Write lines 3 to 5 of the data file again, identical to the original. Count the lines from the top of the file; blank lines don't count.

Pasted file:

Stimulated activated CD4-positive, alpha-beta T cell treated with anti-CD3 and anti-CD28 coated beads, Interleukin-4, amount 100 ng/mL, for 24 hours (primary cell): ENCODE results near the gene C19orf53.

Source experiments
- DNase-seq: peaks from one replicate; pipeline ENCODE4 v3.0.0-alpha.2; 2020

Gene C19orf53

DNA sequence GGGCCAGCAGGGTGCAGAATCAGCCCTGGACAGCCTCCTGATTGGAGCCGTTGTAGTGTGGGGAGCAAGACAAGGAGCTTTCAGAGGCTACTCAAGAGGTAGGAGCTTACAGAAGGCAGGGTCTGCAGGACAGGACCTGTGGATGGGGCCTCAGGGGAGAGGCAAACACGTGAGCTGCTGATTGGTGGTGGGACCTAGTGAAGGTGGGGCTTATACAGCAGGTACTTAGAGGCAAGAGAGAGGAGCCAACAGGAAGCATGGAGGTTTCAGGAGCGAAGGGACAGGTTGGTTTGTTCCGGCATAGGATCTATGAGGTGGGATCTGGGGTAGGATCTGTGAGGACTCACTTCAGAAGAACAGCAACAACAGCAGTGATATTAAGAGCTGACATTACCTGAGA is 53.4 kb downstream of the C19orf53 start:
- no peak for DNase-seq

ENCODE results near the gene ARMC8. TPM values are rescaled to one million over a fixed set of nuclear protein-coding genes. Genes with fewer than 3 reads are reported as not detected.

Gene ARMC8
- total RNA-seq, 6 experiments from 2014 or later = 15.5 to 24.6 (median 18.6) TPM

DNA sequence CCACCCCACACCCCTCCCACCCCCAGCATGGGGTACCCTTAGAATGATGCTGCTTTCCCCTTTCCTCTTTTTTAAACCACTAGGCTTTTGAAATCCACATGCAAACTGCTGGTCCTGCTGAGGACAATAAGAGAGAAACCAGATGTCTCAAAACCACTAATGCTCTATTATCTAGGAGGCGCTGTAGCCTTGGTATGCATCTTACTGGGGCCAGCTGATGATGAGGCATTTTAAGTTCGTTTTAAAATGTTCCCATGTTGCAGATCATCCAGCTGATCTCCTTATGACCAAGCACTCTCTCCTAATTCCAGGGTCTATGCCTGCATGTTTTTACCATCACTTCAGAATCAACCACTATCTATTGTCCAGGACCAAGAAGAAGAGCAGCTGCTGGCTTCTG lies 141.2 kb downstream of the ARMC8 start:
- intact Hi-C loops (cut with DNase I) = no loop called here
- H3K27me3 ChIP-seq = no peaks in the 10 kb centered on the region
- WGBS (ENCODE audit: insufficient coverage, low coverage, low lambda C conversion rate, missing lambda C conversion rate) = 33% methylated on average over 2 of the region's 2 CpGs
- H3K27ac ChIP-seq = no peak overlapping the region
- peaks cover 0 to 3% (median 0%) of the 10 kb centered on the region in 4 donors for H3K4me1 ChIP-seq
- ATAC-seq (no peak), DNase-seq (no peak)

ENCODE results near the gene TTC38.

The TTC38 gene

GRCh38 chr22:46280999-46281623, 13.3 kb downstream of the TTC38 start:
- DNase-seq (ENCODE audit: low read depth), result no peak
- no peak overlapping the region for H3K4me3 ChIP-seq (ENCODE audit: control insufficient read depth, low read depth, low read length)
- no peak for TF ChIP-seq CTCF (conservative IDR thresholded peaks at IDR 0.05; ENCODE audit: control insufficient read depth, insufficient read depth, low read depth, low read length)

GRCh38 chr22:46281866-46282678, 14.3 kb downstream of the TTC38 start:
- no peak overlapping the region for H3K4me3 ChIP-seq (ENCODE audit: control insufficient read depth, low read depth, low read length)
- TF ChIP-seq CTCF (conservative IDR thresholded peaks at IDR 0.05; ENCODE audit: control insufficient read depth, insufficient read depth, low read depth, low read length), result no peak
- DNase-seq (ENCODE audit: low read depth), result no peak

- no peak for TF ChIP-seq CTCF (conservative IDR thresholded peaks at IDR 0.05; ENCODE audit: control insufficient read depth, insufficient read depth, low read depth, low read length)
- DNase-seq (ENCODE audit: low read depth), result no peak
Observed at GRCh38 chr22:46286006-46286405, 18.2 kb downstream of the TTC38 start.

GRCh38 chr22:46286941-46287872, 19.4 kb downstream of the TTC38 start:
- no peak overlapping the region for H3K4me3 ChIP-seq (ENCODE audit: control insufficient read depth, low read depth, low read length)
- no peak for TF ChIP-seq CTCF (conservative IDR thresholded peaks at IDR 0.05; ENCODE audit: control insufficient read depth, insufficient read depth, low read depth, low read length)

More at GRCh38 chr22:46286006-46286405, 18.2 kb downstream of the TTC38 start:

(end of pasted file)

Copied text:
- DNase-seq: peaks from one replicate; pipeline ENCODE4 v3.0.0-alpha.2; 2020

Gene C19orf53

DNA sequence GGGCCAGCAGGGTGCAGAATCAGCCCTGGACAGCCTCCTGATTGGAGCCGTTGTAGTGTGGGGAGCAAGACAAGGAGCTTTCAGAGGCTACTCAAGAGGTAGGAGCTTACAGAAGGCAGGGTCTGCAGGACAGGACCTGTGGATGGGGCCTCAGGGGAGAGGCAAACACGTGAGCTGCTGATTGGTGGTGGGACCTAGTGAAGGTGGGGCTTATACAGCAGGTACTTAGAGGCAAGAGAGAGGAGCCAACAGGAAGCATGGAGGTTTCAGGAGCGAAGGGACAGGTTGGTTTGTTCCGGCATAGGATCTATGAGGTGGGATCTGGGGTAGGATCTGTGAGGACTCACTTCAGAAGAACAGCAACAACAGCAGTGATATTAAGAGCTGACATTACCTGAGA is 53.4 kb downstream of the C19orf53 start: